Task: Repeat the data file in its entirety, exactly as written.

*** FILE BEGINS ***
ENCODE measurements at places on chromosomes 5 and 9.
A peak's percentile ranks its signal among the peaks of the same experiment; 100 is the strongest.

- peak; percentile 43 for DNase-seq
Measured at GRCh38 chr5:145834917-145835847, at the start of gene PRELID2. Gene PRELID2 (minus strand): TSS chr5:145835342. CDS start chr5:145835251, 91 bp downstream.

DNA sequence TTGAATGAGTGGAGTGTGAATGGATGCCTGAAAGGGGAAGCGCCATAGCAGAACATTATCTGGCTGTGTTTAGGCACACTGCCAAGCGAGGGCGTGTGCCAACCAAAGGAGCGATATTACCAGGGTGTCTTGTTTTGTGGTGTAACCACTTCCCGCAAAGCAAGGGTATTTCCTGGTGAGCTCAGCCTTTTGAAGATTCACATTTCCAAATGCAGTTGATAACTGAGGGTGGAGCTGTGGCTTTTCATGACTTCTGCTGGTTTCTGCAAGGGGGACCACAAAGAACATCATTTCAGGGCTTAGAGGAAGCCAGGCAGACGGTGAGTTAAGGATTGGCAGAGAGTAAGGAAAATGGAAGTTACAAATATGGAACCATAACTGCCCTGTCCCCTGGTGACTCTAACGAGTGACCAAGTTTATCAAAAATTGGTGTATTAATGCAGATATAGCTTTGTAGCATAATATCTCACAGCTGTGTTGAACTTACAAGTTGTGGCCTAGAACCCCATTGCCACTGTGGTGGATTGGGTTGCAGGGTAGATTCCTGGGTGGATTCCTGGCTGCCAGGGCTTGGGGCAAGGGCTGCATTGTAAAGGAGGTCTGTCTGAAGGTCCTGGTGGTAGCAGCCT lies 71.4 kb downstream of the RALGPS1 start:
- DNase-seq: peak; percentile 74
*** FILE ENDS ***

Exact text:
ENCODE measurements at places on chromosomes 5 and 9.
A peak's percentile ranks its signal among the peaks of the same experiment; 100 is the strongest.

- peak; percentile 43 for DNase-seq
Measured at GRCh38 chr5:145834917-145835847, at the start of gene PRELID2. Gene PRELID2 (minus strand): TSS chr5:145835342. CDS start chr5:145835251, 91 bp downstream.

DNA sequence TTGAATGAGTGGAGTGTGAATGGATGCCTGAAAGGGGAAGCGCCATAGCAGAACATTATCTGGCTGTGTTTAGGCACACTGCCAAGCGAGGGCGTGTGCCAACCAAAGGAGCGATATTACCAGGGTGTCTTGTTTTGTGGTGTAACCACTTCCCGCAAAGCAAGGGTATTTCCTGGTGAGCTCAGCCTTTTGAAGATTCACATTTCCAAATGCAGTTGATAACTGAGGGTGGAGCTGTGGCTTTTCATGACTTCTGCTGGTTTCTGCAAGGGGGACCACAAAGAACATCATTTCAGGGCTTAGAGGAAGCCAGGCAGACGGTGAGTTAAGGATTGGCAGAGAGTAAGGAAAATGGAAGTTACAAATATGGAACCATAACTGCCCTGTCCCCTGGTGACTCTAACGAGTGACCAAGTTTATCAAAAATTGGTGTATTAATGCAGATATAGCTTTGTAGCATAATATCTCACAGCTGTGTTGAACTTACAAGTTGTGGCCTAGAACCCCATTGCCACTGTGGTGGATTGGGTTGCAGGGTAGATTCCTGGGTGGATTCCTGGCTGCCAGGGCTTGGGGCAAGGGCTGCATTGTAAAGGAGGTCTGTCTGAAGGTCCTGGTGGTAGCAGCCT lies 71.4 kb downstream of the RALGPS1 start:
- DNase-seq: peak; percentile 74